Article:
|Subject: UN troops take
back the night from E Timor militia
The Australian 15 November 99
Troops take back the night from militia
By Defence writer ROBERT GARRAN
THE "game is over" for pro-Jakarta militia in East Timor, with Australian-led Interfet troops now having established authority throughout the territory, according to Australia's defence chief.
Chief of the Defence Force Admiral Chris Barrie said the technology used by Australian troops, especially night-vision equipment, had been a crucial factor in Interfet establishing its authority over East Timor.
However, although the territory itself was now relatively secure, there was still a security threat from possible militia incursions across the border with West Timor, Admiral Barrie told The Australian.
"There were two key factors in our strategy. One was that we established our authority. We made it perfectly clear that we knew what we were doing, that we were going about it in a very professional way, and we were not favouring any of the parties," he said.
"The second element is that we used technology and our force capabilities to dominate the night." Before Interfet arrived, much militia harassment occurred at night.
"Night-vision devices allow you to see what's going on on the ground, where the people are, what they're doing," Admiral Barrie said.
"We were able to cue response forces to go to buildings where petrol was being put around and saying, 'what are you doing?', and suddenly they weren't able to use the night to do those sorts of things. Because of that the resistance collapsed quite quickly. So the game is over."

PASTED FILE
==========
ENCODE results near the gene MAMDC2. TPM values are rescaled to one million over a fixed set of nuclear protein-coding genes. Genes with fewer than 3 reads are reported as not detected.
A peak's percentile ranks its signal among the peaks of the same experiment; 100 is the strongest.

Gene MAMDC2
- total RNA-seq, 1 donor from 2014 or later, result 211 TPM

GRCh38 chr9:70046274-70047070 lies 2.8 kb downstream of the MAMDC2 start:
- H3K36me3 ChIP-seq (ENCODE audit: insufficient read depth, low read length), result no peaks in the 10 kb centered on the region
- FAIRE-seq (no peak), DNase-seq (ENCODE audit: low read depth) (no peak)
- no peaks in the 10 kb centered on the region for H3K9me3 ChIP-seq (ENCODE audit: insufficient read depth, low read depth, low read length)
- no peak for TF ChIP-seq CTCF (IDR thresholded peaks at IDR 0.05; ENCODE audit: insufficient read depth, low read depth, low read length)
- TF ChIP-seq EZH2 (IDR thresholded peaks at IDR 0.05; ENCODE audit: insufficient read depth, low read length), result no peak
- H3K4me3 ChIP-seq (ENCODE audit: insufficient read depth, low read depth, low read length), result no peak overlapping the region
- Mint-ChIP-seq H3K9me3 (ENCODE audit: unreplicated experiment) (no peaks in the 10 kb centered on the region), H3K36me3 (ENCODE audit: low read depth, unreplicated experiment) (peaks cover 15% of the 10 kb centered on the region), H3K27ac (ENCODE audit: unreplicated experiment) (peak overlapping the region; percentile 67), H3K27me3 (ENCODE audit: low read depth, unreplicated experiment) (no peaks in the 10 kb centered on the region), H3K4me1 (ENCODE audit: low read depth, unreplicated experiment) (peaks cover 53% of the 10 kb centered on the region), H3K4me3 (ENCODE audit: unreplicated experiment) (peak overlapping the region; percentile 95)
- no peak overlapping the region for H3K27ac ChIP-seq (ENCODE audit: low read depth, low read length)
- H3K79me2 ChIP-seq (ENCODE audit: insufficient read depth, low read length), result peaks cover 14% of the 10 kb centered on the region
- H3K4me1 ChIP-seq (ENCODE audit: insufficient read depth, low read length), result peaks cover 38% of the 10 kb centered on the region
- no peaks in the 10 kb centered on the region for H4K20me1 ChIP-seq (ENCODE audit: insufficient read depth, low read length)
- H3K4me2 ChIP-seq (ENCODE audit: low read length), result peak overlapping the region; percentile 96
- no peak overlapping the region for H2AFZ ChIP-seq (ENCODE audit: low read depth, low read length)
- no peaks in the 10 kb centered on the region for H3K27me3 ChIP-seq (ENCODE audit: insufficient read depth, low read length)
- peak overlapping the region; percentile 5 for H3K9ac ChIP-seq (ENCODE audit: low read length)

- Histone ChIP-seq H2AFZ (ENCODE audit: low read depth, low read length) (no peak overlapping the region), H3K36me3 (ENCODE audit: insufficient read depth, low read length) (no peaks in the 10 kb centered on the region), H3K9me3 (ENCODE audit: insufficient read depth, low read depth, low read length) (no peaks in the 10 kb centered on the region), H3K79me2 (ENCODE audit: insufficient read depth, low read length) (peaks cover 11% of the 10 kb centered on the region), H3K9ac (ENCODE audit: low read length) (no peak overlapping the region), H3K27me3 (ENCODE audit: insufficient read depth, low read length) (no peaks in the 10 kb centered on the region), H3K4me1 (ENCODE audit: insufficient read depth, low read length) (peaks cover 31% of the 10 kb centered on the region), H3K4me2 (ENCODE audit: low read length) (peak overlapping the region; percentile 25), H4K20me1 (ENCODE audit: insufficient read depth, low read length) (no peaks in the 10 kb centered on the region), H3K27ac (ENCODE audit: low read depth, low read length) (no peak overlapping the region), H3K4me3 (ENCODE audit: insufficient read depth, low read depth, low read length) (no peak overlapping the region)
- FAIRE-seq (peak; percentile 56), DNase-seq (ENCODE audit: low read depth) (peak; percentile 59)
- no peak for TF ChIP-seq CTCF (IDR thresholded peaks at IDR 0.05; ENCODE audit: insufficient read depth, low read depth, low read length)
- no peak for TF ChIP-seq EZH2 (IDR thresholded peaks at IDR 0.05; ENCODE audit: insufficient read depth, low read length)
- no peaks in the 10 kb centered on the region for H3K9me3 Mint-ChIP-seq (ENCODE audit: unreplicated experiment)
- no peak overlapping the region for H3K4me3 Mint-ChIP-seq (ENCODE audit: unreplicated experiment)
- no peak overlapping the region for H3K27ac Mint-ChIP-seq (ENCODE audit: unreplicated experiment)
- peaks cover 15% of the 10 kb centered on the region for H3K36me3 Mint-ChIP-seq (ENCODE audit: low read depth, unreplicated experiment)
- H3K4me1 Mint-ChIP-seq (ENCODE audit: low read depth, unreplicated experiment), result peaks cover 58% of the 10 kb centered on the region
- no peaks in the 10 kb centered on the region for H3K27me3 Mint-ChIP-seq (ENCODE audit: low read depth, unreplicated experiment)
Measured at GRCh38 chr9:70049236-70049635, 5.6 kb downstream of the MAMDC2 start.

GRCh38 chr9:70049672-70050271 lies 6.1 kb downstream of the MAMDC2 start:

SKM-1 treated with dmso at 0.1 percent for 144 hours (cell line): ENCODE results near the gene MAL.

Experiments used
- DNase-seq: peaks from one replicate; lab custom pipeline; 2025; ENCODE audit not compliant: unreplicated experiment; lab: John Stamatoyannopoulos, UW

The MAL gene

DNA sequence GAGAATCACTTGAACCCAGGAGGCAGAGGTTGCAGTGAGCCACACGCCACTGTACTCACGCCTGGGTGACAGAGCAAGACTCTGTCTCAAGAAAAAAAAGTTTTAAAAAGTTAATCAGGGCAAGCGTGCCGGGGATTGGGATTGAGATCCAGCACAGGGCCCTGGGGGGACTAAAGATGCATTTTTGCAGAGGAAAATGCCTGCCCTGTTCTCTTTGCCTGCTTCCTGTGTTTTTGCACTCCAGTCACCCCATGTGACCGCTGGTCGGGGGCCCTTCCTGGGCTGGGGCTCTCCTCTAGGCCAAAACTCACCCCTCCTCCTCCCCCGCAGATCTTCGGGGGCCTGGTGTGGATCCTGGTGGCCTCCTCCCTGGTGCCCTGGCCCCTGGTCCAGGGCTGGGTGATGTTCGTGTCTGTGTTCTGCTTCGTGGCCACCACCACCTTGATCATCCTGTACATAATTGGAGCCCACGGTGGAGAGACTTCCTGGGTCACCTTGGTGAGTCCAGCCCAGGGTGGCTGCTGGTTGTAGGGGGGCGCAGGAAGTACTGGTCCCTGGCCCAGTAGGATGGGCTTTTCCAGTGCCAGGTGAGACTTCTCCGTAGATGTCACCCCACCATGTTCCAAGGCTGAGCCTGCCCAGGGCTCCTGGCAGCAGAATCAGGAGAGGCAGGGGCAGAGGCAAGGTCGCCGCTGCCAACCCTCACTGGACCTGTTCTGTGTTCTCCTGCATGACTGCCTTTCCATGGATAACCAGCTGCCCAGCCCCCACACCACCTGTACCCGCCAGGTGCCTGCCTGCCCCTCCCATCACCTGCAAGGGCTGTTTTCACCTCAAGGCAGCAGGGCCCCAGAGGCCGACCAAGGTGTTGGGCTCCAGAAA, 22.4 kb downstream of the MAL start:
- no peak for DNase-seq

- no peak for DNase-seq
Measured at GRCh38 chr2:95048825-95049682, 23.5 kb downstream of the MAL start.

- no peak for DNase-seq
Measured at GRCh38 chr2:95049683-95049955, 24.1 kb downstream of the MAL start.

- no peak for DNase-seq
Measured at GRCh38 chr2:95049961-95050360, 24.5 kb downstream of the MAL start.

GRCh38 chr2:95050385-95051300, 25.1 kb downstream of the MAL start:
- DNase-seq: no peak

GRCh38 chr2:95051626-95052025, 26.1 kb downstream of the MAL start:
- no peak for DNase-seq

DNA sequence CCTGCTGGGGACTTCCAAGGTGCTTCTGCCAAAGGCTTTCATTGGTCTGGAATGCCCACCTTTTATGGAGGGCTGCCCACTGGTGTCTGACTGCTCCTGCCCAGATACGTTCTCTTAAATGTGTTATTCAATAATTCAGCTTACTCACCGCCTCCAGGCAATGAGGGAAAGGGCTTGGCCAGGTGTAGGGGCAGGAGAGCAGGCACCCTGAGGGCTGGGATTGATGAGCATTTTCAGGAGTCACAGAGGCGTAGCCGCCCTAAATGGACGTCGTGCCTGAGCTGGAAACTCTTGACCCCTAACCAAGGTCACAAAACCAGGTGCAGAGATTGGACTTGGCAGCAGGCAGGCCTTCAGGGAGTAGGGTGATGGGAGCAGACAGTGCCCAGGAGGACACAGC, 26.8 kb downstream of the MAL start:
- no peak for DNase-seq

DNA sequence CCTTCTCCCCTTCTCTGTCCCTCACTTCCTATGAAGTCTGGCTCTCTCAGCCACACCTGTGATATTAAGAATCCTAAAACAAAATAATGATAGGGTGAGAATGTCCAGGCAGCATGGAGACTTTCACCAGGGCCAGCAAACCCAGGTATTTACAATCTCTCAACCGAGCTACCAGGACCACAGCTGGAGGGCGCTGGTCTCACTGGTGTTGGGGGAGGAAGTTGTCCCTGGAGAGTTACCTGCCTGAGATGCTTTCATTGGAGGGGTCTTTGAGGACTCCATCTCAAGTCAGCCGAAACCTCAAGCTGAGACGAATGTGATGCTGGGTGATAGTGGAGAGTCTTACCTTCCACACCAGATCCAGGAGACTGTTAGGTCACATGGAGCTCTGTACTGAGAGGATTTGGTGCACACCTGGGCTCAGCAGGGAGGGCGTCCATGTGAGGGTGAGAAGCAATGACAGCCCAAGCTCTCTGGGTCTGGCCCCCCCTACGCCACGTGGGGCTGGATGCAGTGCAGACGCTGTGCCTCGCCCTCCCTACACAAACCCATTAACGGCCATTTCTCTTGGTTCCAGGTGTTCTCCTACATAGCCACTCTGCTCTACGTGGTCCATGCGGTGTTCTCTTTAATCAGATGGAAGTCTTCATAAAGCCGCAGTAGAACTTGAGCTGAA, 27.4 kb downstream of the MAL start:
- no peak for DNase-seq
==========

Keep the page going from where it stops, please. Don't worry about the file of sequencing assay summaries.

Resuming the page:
It would take some time to assess the extent of human rights abuses in East Timor, Admiral Barrie said.
"The only way we'll know how many people have gone missing is to compare the registration rolls for the ballot with who actually comes back to East Timor, or is living in another place. There is a lot of talk about people living in the hills; well, I flew over the hills," he said. "The vegetation is not dense, and I didn't see a large concentration of people in the hills that I flew over."
The numbers in West Timor and other islands were known, but adding totals together left 150,000 unaccounted for, he said.
"Have they all been killed and buried at sea, or dropped overboard? I don't know. We've certainly had bodies washing up on the beach, more than you would say was the odd surfing (or) boat accident."
Reuters reports that refugee agencies are preparing for the imminent return of 25,000 displaced East Timorese to the isolated enclave of Oecussi.
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